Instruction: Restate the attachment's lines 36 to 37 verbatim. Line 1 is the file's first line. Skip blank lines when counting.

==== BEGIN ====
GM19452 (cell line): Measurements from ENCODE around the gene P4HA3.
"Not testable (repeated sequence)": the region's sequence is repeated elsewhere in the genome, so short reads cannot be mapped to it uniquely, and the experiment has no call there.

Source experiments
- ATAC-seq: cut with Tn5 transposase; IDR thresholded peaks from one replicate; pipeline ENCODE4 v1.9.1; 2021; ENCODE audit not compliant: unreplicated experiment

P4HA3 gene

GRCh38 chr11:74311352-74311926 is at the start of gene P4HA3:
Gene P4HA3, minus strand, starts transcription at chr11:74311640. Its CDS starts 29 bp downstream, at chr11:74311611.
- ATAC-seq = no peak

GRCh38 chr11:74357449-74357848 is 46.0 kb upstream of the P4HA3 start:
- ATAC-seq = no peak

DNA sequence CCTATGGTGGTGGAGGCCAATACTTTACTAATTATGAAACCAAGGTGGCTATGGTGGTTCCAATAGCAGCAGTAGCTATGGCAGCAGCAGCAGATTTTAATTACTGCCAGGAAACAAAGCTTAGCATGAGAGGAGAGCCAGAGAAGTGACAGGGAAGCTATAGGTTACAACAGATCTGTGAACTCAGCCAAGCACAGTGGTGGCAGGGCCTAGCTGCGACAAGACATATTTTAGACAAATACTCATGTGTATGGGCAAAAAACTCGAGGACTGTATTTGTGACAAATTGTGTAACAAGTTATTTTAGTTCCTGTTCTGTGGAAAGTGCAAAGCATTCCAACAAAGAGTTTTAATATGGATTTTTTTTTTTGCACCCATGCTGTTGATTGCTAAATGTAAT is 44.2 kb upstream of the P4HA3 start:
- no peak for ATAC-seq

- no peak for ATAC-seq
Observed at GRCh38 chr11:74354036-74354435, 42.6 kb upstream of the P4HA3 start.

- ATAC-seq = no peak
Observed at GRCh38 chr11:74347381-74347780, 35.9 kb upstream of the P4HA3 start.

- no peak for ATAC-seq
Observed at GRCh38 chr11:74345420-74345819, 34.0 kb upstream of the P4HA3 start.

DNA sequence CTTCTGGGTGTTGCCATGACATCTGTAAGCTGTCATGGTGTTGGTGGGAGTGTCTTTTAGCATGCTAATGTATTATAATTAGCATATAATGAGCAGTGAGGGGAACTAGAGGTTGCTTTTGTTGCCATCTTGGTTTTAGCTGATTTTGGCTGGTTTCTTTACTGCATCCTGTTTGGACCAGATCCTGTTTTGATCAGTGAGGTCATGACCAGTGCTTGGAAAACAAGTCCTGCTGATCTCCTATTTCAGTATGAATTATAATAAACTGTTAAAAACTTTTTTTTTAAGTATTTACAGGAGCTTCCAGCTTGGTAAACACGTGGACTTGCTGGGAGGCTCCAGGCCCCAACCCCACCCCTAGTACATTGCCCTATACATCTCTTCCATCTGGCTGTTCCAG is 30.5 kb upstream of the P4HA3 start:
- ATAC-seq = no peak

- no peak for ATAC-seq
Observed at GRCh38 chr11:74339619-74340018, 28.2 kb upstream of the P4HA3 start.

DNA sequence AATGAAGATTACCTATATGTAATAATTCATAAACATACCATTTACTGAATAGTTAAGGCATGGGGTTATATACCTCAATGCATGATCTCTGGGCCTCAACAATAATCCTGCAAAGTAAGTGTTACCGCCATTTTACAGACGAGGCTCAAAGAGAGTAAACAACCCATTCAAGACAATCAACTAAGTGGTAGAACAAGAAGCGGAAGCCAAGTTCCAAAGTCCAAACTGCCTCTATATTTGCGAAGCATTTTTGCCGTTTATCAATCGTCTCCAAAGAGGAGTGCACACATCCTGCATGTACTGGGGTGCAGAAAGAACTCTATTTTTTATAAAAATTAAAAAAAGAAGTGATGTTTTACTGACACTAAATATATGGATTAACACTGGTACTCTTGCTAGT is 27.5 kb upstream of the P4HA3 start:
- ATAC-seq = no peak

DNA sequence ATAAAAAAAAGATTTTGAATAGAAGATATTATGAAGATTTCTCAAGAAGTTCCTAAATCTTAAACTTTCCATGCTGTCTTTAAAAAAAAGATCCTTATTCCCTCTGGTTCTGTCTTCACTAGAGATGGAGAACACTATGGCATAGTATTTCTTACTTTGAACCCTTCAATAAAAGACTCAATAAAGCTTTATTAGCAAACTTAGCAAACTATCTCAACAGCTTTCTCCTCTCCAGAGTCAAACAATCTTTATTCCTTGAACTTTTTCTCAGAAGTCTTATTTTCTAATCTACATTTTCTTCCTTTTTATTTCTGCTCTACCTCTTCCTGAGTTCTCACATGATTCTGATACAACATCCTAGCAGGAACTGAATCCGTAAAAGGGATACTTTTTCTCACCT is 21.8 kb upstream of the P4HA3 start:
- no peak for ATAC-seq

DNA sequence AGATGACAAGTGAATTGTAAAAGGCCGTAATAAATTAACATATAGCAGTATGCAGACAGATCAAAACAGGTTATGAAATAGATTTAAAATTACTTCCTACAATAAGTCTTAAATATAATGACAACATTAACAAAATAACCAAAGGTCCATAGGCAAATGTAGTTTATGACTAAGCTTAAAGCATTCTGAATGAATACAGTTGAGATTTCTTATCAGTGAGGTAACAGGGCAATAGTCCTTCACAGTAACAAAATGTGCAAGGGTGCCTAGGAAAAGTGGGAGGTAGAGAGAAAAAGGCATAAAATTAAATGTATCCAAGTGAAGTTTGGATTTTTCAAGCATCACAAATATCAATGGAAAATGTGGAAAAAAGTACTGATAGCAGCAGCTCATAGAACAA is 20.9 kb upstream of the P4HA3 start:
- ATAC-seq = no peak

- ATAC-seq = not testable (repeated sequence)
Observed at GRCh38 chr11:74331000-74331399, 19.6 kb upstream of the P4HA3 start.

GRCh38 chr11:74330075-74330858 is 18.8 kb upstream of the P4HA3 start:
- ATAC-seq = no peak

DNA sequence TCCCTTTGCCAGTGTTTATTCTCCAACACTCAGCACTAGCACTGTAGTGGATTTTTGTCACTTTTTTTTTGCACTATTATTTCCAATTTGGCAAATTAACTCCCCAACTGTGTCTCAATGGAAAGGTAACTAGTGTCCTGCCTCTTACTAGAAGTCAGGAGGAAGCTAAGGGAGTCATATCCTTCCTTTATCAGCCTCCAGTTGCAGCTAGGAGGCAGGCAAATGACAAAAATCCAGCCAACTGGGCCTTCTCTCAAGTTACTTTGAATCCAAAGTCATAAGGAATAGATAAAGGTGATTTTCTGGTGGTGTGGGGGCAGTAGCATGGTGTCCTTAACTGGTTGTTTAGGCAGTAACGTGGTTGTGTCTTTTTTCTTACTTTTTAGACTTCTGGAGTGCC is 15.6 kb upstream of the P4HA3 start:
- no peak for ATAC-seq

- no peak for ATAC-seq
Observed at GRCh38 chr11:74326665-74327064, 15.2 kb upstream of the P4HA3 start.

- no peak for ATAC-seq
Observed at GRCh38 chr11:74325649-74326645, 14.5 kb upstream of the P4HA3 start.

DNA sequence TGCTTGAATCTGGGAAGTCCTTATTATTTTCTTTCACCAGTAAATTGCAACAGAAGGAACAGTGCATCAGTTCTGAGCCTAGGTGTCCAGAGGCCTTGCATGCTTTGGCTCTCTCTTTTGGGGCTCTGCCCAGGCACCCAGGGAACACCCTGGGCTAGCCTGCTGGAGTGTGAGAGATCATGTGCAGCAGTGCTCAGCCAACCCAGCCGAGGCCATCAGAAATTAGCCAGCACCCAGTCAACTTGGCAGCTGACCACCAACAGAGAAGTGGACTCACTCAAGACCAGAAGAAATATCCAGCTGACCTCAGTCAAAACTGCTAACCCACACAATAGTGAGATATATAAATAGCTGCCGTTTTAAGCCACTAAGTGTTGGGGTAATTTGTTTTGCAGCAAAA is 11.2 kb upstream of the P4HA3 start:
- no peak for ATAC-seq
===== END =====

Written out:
Observed at GRCh38 chr11:74326665-74327064, 15.2 kb upstream of the P4HA3 start.

- no peak for ATAC-seq